“The Globe” was the second single released and it samples Jones’s other notable song “Should I Stay or Should I Go” which I think is kind of lame in the same way as wearing a shirt of your own band at a gig. Lyrically the song is very dumb and sometimes makes no sense, but many pop songs are. Some such examples of Jones’s lyrical genius are:
“Come on and dim the lights / switch on the strobe”
“Waking up the global warning way / Nepal cornflakes for my special kay”
Then there is this gem:
“It's 1am let's go out to a rave / It's hotter than a microwave wave”
It’s almost like horrible rapping but I can ignore it because it’s harmless. Just like everything else here, it is all relatively harmless with a check your brain at the door environment. Moving along we have third single "Innocent Child", a more moody affair. This could have been good as a Jones solo single but in contrast to the rest of the album, it does not quite make the cut. Then there is "Green Grass", a driving, jangly guitar focused song that has a flowing dynamic and it is quite catchy. Personally, I find the track to be one of the best on the record and something I can drive around to or put on in the background. There is also some interesting vocal samples thrown in with an ambient tone towards the end that makes me recall Selected Ambient Works 85-92 by Aphex Twin as a quick comparison.
"Kool-Aid" is an interesting track and a slight reworked release from their previous album that went by the same name. The bleeps and bloops are fun, almost Acid House stylings and in the end, the track is perfect for a dance club. "I Don't Know" is similar in style but so is “In My Dreams”, another song with a more laid back and chilled vibe to it. There are slight tropical tones with some nice atmospheric electronics once again creating a tone that is carefree and admissible with everything else here. Dance music was really hitting hard then, so just keep that in mind.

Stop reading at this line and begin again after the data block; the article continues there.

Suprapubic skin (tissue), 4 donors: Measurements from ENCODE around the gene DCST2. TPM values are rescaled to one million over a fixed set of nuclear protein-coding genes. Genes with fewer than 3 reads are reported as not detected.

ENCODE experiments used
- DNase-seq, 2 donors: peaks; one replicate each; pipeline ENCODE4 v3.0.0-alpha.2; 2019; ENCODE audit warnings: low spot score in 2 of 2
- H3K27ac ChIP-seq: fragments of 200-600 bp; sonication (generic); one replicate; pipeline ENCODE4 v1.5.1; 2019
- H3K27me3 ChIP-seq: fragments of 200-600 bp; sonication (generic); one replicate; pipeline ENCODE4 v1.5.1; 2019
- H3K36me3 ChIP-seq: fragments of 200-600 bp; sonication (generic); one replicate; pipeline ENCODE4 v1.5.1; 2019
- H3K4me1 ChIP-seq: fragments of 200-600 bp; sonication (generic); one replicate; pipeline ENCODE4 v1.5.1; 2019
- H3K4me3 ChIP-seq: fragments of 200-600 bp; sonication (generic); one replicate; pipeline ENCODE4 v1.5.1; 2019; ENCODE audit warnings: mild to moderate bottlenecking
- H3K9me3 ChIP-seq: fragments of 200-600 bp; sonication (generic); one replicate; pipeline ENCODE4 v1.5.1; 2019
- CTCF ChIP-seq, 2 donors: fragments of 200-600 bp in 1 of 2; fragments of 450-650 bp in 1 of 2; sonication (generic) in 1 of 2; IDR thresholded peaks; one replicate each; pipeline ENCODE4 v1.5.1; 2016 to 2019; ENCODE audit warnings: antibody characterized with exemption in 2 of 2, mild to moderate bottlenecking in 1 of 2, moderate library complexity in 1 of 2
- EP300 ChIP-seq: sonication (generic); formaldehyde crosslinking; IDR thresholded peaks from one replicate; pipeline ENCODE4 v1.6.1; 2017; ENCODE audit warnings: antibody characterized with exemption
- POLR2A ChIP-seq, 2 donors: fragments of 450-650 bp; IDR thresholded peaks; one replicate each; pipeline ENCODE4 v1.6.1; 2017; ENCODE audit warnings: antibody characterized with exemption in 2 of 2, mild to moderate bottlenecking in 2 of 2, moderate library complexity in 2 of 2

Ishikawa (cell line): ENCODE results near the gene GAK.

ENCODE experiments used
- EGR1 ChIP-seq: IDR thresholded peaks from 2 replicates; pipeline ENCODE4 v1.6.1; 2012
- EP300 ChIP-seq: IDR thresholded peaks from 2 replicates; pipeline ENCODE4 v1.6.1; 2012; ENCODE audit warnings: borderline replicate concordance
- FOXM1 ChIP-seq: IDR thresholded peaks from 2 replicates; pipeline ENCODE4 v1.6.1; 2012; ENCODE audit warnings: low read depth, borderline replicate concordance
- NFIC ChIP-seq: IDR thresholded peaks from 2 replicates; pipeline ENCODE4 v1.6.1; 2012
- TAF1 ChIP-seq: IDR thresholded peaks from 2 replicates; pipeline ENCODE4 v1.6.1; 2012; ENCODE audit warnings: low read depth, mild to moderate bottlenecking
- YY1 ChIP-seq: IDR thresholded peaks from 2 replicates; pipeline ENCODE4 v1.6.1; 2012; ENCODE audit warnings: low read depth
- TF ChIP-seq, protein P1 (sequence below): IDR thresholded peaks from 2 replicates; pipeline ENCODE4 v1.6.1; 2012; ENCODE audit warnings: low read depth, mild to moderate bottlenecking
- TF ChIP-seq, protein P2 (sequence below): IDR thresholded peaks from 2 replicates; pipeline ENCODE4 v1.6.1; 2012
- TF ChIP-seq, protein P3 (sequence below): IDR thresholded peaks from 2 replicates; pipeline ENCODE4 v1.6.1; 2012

“When the Time Comes” sounds like a Funkadelic throwaway track, but in regards to this album it just adds another layer. The vocals are a distorted mess and mixed in a weird robotic vocoder style that would make Peter Frampton laugh. Moreover, at the end we have closing track “The Tea Party”, the worst song on the album. I will not go into much detail, but I just do not like the choice of the female vocals. It’s like they got a sudden Pink Floyd inspiration in the studio and they thought, “Hey let’s get a lady to sing this part and we can up the orchestrations and end it with melodic dinosaur thumping and a trombone filler! Let’s get crazy with it! We’re artists!"
In conclusion, I really like this album. There is no perfection here but it is a unique experience and in regards to Mick Jones’s history of being in the Punk scene and one of the greatest bands of all time, I will give him credit where it’s due and a free pass. This was a decision made by him to change things up and the result is a charming bunch of songs with minor duds sprinkled in. Dig it…
(*See the movie 24
Hour Party People for a very in-depth look at Madchester as well as Tony Wilson
and Factory Records.*)